My photos reflect some of who I am via places I love to be as I explore two of my great passions, outdoors and inside near my desk– where I spend 6-8 hours writing per day, up to four times a week. And I write on the go, too. Story is my true love and it is everywhere.

I am a retired addictions and mental health clinician who has worked in human services over thirty years. In that work were manifold stories of hardship, loss, courage and triumph. Now I can devote to writing as much as myself as possible. Time is precious. Five children have long been raised, my husband works (not for too long, we hope) so the house is quiet. Since I have survived several health crises, I greet each day with anticipation and gratitude.

Language can well illuminate and renew life. It has never been more crucial for each person to find his or her voice and be heard, especially those who’ve lost personal power and with it, enough hope. A central tenet of my living and writing is that God resides within us and about us and when we reawaken to this we are able to give and receive powerful compassion of Divine Love. This, alone, transforms us. Nature also informs me with enrichment of body, mind and soul. I’ve not had an easy life; suffering is something humans all have in common even if we do not see it at first. So, too, we share a kaleidoscope of wonders, the pleasures of learning, the fulfillment of sharing our lives. When I am most actively engaging in life, the more dynamic living on earth becomes.

The arts became integral to my life in infancy. I was raised in a musical, performing family. I’ve enjoyed a personal history with music, dance,ย theater and visual arts as well as writing. I have published some of fiction, creative non-fiction and poetry over many decades. I like to draw and paint; photography later became another great adventure (even published a photo, to my surprise). It was an honor to be nominated forย a Pushcart Prize for a novel excerpt published in an issue of the anthology VoiceCatcher. It’s all about the joy of inspiration and the labor of honing skills, then sharing results. A strong thread that runs through all this is that the arts heal as well as entertain.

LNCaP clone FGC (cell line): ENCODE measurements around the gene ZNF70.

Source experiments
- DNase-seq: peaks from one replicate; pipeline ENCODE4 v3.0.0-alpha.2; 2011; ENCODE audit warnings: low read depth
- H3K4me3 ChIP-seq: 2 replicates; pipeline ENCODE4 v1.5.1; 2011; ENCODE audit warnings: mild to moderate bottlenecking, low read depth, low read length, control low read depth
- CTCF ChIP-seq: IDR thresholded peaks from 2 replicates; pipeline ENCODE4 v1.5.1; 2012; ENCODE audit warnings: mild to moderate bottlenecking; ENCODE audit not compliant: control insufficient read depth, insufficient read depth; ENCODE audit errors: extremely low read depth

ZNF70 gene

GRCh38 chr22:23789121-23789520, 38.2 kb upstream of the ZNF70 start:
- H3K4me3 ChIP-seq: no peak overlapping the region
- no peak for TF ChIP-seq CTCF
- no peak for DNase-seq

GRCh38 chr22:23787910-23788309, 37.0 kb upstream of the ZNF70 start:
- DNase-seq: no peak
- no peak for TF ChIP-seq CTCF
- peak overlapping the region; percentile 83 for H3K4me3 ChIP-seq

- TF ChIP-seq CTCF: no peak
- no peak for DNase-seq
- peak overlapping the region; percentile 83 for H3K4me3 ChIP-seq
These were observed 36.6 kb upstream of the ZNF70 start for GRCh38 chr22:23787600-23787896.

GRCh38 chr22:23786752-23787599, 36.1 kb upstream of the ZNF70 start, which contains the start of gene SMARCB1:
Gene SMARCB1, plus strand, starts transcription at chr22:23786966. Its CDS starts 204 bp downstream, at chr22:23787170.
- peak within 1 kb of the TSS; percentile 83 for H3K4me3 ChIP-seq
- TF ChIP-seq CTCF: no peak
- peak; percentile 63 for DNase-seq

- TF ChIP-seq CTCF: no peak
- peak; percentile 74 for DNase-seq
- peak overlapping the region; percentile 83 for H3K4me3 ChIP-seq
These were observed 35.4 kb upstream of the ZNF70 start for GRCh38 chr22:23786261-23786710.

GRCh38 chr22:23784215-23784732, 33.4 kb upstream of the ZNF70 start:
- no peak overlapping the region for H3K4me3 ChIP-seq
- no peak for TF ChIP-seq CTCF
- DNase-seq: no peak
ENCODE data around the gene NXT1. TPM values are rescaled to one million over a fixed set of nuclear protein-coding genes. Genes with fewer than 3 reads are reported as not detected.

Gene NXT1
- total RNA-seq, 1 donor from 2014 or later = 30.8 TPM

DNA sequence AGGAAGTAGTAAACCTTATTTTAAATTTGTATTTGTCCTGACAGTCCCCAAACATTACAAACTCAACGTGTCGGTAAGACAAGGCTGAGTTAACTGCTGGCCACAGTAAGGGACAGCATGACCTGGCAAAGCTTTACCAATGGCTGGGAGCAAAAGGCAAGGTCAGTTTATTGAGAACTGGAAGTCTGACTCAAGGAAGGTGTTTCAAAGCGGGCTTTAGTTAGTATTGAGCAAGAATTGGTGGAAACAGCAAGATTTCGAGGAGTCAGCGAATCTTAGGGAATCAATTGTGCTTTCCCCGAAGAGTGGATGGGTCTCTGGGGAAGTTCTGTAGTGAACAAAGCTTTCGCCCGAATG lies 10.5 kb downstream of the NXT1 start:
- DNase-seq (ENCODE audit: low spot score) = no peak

I’m happy to have you along for the ride as I craft the tales that find me, waiting to be revealed. I hope you find something of interest. Let me know your thoughts as you read and look about!


61 thoughts on “About

  1. Hi Cynthia – I saw your comment on Liana’s blog and clicked on your name because it’s familiar, but I can’t figure out why. I still can’t but I have a poor memory…is it because I’ve seen your comments before? Or have I run across you locally, around Seattle? Anyway, I’m scratching my head.

    1. Hello bluebrightly, I kind of recall your WP moniker…I live in the NW–Portland–but it’s not so likely our paths have crossed. I had a sister, now deceased, who lived in Issaquah for many years so visited often up there. I also attended a writers’ conference in Edmunds last fall so perhaps that is it. In any case, thanks for stopping by–I will check out your blog. Regards.

      1. It must be seeing your name on comments on blogs that’s made it familiar, because I haven’t done any writing workshops and I haven’t lived in the area ll that long so wouldn’t know your sister. In any case, nice to meet you!

  2. Dear Cynthia, I always read your stories and I’d like to say I love them very much! You have such interesting and wonderful manner of speaking. Thank you for sharing with us your looks on this world!
    Elena Sljusar

  3. WordPress, or possibly my settings won’t allow me to ‘like’ your stories from your blog. However, I’ve been reading them every time I raise my head above my task list. Your descriptive power is amazing. I’d love to ask you some questions if you’d email me ๐Ÿ™‚ ashawlowm53@gmail.com

  4. Dear Cynthia,